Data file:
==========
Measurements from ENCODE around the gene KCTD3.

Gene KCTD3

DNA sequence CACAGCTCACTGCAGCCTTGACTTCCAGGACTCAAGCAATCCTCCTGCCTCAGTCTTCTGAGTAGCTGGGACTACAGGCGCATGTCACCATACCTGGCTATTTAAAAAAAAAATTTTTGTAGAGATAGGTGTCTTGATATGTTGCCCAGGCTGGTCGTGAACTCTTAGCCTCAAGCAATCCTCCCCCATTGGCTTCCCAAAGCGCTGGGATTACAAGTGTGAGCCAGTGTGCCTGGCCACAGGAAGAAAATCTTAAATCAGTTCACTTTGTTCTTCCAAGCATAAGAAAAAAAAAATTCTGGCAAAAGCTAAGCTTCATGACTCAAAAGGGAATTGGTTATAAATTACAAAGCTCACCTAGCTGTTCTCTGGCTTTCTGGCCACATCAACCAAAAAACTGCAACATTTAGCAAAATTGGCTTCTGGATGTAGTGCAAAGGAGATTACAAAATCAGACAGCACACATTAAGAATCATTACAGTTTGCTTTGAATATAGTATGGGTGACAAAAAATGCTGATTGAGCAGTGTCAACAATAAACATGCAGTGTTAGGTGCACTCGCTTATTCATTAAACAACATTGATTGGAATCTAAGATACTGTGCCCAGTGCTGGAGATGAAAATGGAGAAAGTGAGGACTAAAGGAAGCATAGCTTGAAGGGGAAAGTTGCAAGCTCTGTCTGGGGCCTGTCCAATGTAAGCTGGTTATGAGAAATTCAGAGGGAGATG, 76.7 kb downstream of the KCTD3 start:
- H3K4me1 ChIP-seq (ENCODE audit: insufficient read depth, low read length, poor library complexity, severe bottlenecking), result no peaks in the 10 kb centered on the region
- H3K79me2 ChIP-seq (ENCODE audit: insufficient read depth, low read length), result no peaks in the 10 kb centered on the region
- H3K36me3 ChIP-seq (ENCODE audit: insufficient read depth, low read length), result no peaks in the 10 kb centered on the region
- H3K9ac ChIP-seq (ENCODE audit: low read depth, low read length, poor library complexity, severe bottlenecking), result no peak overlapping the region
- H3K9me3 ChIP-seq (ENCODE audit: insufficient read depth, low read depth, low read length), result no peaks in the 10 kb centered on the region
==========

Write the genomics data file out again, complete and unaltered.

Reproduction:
Measurements from ENCODE around the gene KCTD3.

Gene KCTD3

DNA sequence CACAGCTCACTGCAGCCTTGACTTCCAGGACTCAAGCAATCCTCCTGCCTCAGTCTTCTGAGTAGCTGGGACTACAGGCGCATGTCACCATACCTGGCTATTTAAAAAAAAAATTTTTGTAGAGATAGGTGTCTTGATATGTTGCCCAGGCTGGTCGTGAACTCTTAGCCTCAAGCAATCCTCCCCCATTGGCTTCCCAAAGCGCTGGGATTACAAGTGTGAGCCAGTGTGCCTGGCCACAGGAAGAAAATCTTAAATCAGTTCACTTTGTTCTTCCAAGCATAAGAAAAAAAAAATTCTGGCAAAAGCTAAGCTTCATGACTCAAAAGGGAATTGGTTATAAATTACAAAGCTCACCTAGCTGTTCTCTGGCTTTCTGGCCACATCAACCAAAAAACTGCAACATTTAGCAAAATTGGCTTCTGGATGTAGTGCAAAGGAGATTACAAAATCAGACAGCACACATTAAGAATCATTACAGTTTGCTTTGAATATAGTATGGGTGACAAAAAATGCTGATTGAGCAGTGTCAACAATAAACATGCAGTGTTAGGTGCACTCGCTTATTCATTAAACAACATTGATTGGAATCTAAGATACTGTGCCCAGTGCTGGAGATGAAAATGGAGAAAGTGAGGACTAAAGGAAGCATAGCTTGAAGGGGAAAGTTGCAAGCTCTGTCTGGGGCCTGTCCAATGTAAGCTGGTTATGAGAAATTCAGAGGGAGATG, 76.7 kb downstream of the KCTD3 start:
- H3K4me1 ChIP-seq (ENCODE audit: insufficient read depth, low read length, poor library complexity, severe bottlenecking), result no peaks in the 10 kb centered on the region
- H3K79me2 ChIP-seq (ENCODE audit: insufficient read depth, low read length), result no peaks in the 10 kb centered on the region
- H3K36me3 ChIP-seq (ENCODE audit: insufficient read depth, low read length), result no peaks in the 10 kb centered on the region
- H3K9ac ChIP-seq (ENCODE audit: low read depth, low read length, poor library complexity, severe bottlenecking), result no peak overlapping the region
- H3K9me3 ChIP-seq (ENCODE audit: insufficient read depth, low read depth, low read length), result no peaks in the 10 kb centered on the region